Summer slips away, winter approaches, and in the interval the other fall harvest is upon us: new television shows, films, books, music, and video games, most of them trash. I am not misanthropic, but I have decided that the only appropriate response to the vacuous popular culture in which we now subsist is anger or laughter. A few years ago, I found both in a book called A Massive Swelling: Celebrity Re-examined as a Grotesque and Crippling Disease and Other Cultural Revelations, by the American writer Cintra Wilson. I bought copies for friends, one of whom observed that Wilson wrote with a chainsaw. Here, for instance, her description of contemporary Hollywood:
L.A. today is a sad and damaging fiasco, a far cry from the champagne star giddiness of the thirties, when a beautiful girl could hit the Big Time by walking into a soda fountain with no socks. Now there is no counting the miles of hotel sheets a would-be starlet will have to swim through to get a reading for a walk-on part in a sitcom, or the horrible court battles a wannabe jukebox hero will have to endure before he can wrench his own music out of the gnarled grip of insidious bloodsucking industry trolls, or the endless hall of mirrors anybody who wants to work in film will have to break her nose against before she can be a personal boot wiper for “important people.” Everyone in L.A. KNOWS it’s corrupt… It’s the Mexican prison of art… But it’s the only game in town, and if you’re not playing, God help you.
No less angry, but more thoughtful, is Lewis Lapham, the editor emeritus of Harper’s, who taught a writing course at Yale a few years ago in which half the students were, by his definition, illiterate. They had the ability to deconstruct a work like Pride and Prejudice, he says, but the experience would in no way inspire them to read anything else by Jane Austen. Where earlier generations might memorize Latin phrases or quotes from Cicero, they knew the lines from Robert De Niro movies. Lapham places much of the blame on television. As he told journalist Casey Walker in 1998, the camera has shaped our sensibilities, and the camera sees but doesn’t think.
“A plane crash in the mountains of Peru,” he said, “commands the same slack-jawed respect as Mick Jagger in a divorce court, Monica Lewinsky eating Belgian chocolate, cruise missiles falling on Baghdad, Cameron Diaz in gold lame. Because the camera doesn’t know how to make distinctions—between treason and fellatio, between the moral and the amoral, between an important senator and an important ape—its insouciance works against the operative principle of a democratic republic. Such a government requires of both its politicians and its citizens a high degree of literacy, also a sense of history, and, at least in the American context, an ethics derived from the syllabus of the Bible. None of those requirements carry any weight in the Kingdom of the Eternal Now governed by the rule of images.”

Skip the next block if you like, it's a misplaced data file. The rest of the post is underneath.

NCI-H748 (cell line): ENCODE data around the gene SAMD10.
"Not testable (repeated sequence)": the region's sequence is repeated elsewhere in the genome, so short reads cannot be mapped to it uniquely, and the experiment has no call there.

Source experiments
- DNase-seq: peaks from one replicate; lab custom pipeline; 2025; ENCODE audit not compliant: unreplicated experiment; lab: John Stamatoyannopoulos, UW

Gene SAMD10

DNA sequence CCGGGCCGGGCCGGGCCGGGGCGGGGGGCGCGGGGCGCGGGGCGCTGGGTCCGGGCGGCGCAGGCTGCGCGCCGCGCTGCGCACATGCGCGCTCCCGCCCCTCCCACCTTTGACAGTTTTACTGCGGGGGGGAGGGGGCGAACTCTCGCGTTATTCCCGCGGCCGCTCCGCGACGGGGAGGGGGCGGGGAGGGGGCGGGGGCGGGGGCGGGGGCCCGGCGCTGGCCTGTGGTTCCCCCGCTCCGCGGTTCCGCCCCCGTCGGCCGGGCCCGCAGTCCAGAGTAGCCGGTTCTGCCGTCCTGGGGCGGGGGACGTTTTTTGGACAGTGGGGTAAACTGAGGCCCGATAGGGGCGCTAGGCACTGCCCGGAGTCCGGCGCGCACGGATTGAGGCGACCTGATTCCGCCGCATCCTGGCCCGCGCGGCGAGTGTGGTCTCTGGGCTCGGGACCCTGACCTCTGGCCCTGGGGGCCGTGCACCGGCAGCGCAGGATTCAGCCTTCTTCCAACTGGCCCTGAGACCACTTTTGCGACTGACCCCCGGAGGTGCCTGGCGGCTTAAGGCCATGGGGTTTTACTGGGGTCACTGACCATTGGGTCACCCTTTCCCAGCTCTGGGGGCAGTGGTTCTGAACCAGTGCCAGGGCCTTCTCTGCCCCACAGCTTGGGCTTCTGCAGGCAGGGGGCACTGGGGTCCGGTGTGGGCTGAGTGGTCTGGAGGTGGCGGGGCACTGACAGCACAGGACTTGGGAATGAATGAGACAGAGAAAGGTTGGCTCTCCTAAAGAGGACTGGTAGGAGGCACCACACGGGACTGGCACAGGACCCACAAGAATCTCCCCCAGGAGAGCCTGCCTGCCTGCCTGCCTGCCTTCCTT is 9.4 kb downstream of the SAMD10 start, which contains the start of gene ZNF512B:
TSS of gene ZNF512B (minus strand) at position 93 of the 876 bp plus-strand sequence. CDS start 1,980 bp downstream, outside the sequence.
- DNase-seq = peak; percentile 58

We live in a time of rapacious cultural egalitarianism: the people’s choice is ascendant. The noise of the crowd drowns out the voices of erudition, and gives rise to the notion that the arts are elitist and therefore undeserving of government support. The arts have always been a bulwark against ignorance, vulgarity, and savagery. As Baudelaire put it, the more a man cultivates the arts, the less he fornicates—although, personally, I prefer William Hutt, who said that the arts are parklands for the mind, places we go to refresh our sensibilities, our sensitivity to other human beings and other kinds of experience. Never were these parklands as precious as they are today, situated in a brutal landscape in which the lowest common denominator rules.
The issue for governments is not whether the parklands are full—it is my loss if I choose not to go to the theatre—but whether they’re accessible. No taxpayer benefits directly from the expenditure of all his or her tax dollars. Think, for instance, about the money childless couples contribute to public education. But public education benefits society as a whole—and so, we must continue to argue, do the arts. The neglect of the arts in our schools is especially troubling, because there is no better time to inculcate a love of the arts than in childhood; and because the evidence is now irrefutable that students who participate in the arts do better at everything else than those who don’t.
Even metaphoric parklands require care. Francis Bacon, who never witnessed the depravity of Jerry Springer, wrote that “a man’s nature runs either to herbs or weeds; therefore let him seasonably water the one and destroy the other.” Something to think about in weed season.
John Macfarlane is the editor and co-publisher of The Walrus.
Kate Beaton contributes to The New Yorker and The Walrus while updating her blog, Hark! A Vagrant.